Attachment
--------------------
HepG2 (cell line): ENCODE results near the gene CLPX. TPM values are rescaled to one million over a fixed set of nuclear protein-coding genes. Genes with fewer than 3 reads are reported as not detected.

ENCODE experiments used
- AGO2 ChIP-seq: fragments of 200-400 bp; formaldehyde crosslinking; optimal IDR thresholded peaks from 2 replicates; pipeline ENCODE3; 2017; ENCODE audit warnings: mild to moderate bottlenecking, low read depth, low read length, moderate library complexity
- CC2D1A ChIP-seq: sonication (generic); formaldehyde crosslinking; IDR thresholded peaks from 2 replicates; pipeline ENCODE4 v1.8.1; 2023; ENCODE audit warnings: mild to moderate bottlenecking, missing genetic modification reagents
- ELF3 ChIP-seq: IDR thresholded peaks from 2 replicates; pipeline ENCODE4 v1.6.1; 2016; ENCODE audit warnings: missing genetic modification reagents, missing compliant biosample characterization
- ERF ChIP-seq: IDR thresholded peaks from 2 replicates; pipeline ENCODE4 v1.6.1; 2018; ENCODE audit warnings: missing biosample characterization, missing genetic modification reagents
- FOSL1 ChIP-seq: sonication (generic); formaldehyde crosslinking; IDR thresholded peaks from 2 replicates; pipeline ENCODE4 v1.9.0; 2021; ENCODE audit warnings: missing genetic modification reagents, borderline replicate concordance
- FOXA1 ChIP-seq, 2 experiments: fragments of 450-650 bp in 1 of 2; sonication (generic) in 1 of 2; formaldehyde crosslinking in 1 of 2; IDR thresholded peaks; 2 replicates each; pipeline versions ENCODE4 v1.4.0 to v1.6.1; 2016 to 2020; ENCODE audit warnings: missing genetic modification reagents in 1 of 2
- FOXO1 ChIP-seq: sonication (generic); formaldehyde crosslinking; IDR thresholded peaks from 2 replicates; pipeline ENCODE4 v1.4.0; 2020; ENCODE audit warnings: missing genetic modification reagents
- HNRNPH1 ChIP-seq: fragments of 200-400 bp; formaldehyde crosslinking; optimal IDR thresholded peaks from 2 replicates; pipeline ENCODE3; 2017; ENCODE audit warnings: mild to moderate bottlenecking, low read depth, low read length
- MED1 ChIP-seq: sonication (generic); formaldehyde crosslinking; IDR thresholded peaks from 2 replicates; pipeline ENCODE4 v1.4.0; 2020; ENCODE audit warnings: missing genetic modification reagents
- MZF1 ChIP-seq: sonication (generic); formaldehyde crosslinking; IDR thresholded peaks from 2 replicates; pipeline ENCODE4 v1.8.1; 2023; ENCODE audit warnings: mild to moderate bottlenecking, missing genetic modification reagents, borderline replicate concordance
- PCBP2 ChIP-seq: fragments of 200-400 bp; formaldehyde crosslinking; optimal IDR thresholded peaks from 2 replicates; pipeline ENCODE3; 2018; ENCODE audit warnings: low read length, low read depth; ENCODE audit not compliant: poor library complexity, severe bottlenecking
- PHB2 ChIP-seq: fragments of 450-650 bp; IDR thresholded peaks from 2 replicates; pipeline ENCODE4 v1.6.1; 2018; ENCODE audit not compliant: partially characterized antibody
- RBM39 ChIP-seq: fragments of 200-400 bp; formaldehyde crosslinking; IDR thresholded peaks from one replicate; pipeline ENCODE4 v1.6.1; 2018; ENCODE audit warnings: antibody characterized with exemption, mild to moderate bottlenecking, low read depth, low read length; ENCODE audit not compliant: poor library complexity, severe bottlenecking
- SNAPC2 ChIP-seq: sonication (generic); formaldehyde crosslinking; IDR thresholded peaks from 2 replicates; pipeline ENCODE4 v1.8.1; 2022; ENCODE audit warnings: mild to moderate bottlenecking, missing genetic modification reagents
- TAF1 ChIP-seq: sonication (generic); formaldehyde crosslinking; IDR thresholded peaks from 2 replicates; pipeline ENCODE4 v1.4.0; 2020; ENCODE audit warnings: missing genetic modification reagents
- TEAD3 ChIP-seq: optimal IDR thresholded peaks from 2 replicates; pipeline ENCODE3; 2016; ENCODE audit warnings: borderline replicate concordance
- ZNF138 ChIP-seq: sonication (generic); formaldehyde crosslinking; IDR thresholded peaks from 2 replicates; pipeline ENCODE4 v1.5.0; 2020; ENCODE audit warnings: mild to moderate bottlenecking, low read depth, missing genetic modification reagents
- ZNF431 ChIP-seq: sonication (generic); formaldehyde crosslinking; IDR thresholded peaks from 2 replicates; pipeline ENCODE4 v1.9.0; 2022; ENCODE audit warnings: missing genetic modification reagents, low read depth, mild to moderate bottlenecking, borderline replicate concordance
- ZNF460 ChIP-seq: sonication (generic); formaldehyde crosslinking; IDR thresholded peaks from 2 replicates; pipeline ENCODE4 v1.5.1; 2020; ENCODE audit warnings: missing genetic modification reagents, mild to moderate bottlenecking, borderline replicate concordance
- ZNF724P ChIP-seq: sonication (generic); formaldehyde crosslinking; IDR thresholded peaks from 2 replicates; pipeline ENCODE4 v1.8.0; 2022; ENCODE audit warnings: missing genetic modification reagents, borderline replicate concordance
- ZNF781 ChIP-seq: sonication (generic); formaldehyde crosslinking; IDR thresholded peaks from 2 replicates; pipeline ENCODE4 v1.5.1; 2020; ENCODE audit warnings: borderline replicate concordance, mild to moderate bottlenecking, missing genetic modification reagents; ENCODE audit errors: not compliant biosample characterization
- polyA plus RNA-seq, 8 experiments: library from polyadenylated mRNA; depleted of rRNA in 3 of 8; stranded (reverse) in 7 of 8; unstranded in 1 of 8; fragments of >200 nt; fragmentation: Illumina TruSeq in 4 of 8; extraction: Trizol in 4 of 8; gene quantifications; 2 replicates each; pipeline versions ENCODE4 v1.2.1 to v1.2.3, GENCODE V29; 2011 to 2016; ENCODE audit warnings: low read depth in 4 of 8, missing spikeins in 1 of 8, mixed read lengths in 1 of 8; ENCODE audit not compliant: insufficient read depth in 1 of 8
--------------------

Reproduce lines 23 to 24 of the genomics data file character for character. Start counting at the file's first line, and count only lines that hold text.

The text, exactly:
- ZNF781 ChIP-seq: sonication (generic); formaldehyde crosslinking; IDR thresholded peaks from 2 replicates; pipeline ENCODE4 v1.5.1; 2020; ENCODE audit warnings: borderline replicate concordance, mild to moderate bottlenecking, missing genetic modification reagents; ENCODE audit errors: not compliant biosample characterization
- polyA plus RNA-seq, 8 experiments: library from polyadenylated mRNA; depleted of rRNA in 3 of 8; stranded (reverse) in 7 of 8; unstranded in 1 of 8; fragments of >200 nt; fragmentation: Illumina TruSeq in 4 of 8; extraction: Trizol in 4 of 8; gene quantifications; 2 replicates each; pipeline versions ENCODE4 v1.2.1 to v1.2.3, GENCODE V29; 2011 to 2016; ENCODE audit warnings: low read depth in 4 of 8, missing spikeins in 1 of 8, mixed read lengths in 1 of 8; ENCODE audit not compliant: insufficient read depth in 1 of 8